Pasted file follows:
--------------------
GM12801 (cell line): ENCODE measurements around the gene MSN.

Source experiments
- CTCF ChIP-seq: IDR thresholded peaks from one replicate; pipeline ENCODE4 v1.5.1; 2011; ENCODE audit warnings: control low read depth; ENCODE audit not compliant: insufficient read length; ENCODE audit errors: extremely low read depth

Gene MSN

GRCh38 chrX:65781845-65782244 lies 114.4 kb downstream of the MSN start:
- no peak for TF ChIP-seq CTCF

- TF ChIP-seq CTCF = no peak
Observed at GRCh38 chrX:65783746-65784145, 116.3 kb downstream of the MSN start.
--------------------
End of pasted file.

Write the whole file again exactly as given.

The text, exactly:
GM12801 (cell line): ENCODE measurements around the gene MSN.

Source experiments
- CTCF ChIP-seq: IDR thresholded peaks from one replicate; pipeline ENCODE4 v1.5.1; 2011; ENCODE audit warnings: control low read depth; ENCODE audit not compliant: insufficient read length; ENCODE audit errors: extremely low read depth

Gene MSN

GRCh38 chrX:65781845-65782244 lies 114.4 kb downstream of the MSN start:
- no peak for TF ChIP-seq CTCF

- TF ChIP-seq CTCF = no peak
Observed at GRCh38 chrX:65783746-65784145, 116.3 kb downstream of the MSN start.